The green revolution may be a much-ballyhooed fixture with architectural, engineering and construction cognoscenti, but what happens when the revolution actually arrives on the doorstep of the traditional blue collar, Irish Catholic, family-oriented stronghold of South Boston? Wicked Delicate Films' production of The Greening of Southie successfully explores that theme with a hip blend of time-lapse photography, great music and on-point dialogue as a young management team leads skeptical tradesmen through the experience of assembling an 11-story, 144 unit condominium project called the Macallen Building.

Photo: Wicked Delicate Films

Southie, of course, is best known for fighting school integration and Irish mobsters. But it also has benefited from the $15-billion Central Artery/Tunnel project, better known as the Big Dig, which transformed an area of old warehouses and clannish neighbors into a hot, trendy and very valuable piece of real estate. The spin-off is dynamic new development such as the Macallen Building, the first LEED certified residential structure in Boston, and Gold at that. LEED stands for Leadership in Energy and Environmental Design. It is a rating system established by the U.S. Green Building Council to measure the green performance of buildings, which can be either silver, gold or platinum.

Culture Shock

As the building rises from the vacant site of a former manufacturing plant, the film documents how the owner, Tim Pappas, and his building team assembled the 39 points needed for LEED Gold certification through conservation efforts in categories ranging from materials and resources to water efficiency and energy and atmosphere. The work involved, among other things, pouring 30,000 tons of locally-sourced concrete, placing 3.2 million pounds of recycled steel requiring 66,000 bolts, and installing recycled cotton insulation in lieu of fiberglass, dual flush toilets, bamboo flooring and non-formaldehyde wheatboard cabinets, as well as 13,000 web cells to contain roof plantings. It also generated lots of team education and self-examination along the way.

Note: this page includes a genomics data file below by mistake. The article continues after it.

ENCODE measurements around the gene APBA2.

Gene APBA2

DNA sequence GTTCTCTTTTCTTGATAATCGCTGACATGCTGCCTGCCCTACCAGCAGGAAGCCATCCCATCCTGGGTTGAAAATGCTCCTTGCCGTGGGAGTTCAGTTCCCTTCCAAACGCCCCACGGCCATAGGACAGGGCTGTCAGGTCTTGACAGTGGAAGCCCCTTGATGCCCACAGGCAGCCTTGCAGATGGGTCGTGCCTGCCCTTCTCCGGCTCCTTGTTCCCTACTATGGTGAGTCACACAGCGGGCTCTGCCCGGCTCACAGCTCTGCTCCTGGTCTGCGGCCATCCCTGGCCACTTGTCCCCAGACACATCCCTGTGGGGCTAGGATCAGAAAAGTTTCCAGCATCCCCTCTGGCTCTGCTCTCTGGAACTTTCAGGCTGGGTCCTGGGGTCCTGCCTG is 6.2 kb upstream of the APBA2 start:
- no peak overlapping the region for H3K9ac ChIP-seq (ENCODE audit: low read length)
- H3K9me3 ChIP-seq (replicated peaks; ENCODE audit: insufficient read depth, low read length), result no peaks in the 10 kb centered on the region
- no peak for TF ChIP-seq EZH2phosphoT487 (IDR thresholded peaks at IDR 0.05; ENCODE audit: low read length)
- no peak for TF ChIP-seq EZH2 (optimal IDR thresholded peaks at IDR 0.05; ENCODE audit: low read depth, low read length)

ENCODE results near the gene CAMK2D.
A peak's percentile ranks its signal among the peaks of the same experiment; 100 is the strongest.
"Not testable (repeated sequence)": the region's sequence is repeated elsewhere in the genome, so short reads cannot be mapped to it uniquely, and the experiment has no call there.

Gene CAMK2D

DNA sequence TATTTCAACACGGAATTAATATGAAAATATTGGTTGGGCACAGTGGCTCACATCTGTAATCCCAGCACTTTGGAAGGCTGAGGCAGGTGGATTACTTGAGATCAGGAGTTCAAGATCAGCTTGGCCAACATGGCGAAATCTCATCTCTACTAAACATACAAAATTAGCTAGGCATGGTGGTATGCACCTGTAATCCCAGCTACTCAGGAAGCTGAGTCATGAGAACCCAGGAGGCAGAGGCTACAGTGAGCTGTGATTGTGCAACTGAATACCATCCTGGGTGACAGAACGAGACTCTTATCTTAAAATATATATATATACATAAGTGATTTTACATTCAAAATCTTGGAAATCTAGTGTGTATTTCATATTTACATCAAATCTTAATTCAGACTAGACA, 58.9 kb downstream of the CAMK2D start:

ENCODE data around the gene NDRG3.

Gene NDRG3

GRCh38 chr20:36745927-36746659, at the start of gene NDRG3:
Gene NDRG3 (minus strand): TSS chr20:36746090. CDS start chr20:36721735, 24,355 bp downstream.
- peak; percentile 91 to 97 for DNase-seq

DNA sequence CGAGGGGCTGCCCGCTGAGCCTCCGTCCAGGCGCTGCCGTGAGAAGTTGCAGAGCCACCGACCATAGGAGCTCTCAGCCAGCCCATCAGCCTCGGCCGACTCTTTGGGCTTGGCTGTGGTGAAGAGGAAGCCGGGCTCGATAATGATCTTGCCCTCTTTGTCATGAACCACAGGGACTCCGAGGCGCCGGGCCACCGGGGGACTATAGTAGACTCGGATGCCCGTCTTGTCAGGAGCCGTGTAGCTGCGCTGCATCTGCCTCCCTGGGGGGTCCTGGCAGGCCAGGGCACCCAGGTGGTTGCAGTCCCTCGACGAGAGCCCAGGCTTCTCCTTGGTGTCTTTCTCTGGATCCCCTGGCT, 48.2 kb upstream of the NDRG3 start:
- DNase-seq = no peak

The film is an unfolding learning experience as workers initially question green building technologies then rise to the challenge by ramping into recycle mode to change the way they build and to change the way they think about building. Construction waste and the CO2 generated in building and maintaining structures (44% of U.S. greenhouse gasses come from heating and cooling buildings) impacts us all and contributes to climate change that could put parts of Boston underwater in the foreseeable future. The point is made that buildings consume 70% of America's electricity and workers, thinking through the process trying to understand the green revolution, come to the realization that energy conservation is a good thing for them and for their children. This is a legacy project for some.

Recycling on site, using locally (within 500 miles) produced materials and hardwood substitutes such as bamboo and straw (the wheatboard cabinets) helps stop deforestation and trips to landfills. Along the way the wheatboard expands when exposed to moisture and needs trimming, the bamboo flooring lifts because of an environmentally sensitive but low adhesive glue, the roof plants die and some transportation costs, such as reordering a new load of 60,000 board ft of bamboo from China, impact the project. But when all is said and done, the Macallen Building will use 30% less energy than a conventional building and 1,227 tons of building waste was diverted from landfills in the process. Luxury living, the condos sell from $500,000 to $2-million, was never so green.

Note: The Greening of Southie was used April 15 to May 7 in a national campaign, Earth Week in the Union Halls, to help raise awareness of green-collar jobs.

Curt Ellis and Ian Cheney co-founded award-winning Wicked Delicate Films in 2004 to create documentaries that explore "the human relationship to the natural world." The firm is based in Brooklyn, N.Y.